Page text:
Purpose: This study aimed to examine the association between whole-body or segmental phase angle (PhA) based on bioelectrical impedance analysis (BIA) and aerobic capacity (endurance), complex gait ability, and total fitness age score (FAS). Methods: A total of 426 community-dwelling older adults (332 women and 94 men) aged 60 to 93 years participated in this study. PhA and appendicular skeletal mass index (ASMI) were obtained by an eight-electrode standing BIA. Aerobic capacity was assessed using the shuttle stamina walk test (SSTw); complex gait ability, using the timed-up-and-go test (TUG). FAS was obtained using the previously validated multi-dimensional equations based on 7-year longitudinal data. SSTw, TUG, and FAS were compared between the low PhA (<4.4° for women and <5.2° for men) and normal PhA groups. Pearson's correlation between PhA and SSTw, TUG, and FAS was determined. Multiple linear regression analysis was conducted using SSTw, TUG, and FAS as dependent variables. Age, sex, height, body mass index (BMI), ASMI, and PhA were entered into the linear model. Results: SSTw and TUG results and FAS were significantly lower in the low PhA group (P < 0.05). PhA was significantly correlated with SSTw, TUG, and FAS (P < 0.001), and leg PhA showed a stronger correlation than whole-body or arm PhA. PhA at 50 kHz had higher correlation coefficients with SSTw, TUG, or FAS compared with PhA at 5 or 250 kHz. Multiple regression analyses indicated that leg PhA at 50 kHz was a significant predictor of SSTw, TUG, and FAS, independent of age, sex, height, BMI, and ASMI. Conclusion: Our results indicate that leg PhA is associated with multi-dimensional physical fitness in community-dwelling older adults. PhA is a highly informative biomarker of skeletal muscle and exercise physiology in clinical settings.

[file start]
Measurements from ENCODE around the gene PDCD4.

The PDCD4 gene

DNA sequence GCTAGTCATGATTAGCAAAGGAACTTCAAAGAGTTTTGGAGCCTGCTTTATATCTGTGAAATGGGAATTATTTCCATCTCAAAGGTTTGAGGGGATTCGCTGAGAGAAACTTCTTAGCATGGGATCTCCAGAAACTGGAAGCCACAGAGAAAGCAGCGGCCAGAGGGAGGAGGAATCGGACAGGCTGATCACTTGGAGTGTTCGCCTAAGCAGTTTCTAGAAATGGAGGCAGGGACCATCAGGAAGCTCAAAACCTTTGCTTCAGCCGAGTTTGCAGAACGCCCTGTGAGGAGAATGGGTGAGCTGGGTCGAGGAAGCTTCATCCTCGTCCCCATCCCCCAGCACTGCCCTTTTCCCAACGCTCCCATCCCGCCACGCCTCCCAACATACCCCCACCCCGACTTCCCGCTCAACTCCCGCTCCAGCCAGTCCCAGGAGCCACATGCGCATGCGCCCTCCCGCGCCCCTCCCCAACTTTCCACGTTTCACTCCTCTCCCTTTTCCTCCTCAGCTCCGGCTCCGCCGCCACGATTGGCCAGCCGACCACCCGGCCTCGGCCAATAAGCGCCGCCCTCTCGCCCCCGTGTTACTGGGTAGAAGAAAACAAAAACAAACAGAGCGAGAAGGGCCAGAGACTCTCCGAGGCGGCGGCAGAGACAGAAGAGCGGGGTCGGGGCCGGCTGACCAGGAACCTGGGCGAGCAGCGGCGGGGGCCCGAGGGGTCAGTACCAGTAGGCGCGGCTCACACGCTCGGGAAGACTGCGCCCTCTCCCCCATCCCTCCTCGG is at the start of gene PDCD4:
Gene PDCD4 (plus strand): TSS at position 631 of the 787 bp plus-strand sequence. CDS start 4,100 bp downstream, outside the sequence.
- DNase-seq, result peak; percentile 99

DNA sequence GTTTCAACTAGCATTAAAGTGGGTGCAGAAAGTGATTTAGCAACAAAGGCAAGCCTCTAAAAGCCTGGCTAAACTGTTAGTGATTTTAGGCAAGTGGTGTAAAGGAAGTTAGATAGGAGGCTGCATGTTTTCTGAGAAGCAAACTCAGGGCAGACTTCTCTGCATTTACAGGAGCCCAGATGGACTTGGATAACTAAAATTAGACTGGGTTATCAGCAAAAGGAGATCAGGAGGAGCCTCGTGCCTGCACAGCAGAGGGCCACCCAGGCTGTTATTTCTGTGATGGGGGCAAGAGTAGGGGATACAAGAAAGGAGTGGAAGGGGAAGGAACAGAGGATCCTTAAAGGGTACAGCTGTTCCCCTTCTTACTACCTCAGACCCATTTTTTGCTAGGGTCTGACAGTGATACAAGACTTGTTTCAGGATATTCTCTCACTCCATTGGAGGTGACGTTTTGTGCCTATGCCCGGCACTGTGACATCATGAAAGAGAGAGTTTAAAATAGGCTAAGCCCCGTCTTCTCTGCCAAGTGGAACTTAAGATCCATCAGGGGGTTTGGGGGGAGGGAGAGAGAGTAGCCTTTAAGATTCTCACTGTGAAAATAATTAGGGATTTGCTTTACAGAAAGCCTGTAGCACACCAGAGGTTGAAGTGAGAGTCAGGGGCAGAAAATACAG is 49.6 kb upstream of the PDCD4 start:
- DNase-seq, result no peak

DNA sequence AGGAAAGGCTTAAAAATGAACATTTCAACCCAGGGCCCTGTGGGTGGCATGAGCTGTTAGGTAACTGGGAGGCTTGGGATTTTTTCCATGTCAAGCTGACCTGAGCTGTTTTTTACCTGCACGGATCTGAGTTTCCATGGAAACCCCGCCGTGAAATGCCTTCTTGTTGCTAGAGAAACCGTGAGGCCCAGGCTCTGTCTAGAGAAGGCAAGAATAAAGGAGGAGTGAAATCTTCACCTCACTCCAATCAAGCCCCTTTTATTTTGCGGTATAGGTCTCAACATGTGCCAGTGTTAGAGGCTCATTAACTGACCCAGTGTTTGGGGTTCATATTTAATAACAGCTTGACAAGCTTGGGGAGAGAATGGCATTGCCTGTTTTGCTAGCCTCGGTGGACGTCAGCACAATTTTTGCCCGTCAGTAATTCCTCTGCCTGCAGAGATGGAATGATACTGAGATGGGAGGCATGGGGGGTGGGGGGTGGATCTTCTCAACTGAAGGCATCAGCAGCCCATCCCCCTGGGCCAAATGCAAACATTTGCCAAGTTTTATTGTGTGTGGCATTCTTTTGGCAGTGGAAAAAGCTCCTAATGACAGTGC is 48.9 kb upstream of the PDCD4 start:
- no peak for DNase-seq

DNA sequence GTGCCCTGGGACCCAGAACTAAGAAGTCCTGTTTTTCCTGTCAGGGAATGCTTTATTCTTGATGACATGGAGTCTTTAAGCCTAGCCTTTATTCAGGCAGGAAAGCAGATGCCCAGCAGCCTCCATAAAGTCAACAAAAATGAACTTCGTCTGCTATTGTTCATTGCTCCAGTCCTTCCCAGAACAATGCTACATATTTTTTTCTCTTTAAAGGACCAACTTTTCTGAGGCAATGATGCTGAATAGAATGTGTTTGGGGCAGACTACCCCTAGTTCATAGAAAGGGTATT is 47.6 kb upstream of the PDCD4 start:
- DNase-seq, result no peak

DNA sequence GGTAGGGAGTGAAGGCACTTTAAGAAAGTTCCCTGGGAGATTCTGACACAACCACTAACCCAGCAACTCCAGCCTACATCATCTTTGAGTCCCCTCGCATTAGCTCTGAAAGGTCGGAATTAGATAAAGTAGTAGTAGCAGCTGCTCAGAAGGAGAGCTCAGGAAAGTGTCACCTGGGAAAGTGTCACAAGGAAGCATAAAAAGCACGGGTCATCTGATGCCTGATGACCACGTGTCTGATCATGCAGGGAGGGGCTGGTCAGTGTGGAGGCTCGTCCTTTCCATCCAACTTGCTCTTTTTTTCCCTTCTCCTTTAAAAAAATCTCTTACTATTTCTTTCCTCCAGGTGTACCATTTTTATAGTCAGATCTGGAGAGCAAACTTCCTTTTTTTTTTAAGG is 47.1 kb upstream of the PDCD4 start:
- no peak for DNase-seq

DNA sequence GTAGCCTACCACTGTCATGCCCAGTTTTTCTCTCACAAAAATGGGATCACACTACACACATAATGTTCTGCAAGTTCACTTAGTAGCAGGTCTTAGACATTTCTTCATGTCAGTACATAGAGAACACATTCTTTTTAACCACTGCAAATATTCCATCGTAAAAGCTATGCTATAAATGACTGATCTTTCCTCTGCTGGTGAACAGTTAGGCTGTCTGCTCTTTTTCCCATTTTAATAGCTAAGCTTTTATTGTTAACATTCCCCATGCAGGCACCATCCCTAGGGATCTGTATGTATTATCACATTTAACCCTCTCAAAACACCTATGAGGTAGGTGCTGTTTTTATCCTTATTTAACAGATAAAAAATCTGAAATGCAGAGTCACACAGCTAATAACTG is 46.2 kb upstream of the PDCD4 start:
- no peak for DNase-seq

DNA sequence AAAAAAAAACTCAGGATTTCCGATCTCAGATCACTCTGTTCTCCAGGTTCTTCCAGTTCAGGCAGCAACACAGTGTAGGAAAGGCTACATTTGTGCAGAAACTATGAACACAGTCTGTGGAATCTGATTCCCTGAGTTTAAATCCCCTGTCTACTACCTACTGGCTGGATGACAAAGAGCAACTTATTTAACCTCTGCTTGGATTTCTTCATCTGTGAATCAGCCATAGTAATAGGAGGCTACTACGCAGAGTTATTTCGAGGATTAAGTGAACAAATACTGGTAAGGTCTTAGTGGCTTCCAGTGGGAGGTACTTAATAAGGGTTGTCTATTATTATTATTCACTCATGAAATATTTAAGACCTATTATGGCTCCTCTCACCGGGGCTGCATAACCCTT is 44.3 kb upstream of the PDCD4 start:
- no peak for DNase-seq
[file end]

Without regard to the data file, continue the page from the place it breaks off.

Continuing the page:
ASJC Scopus subject areas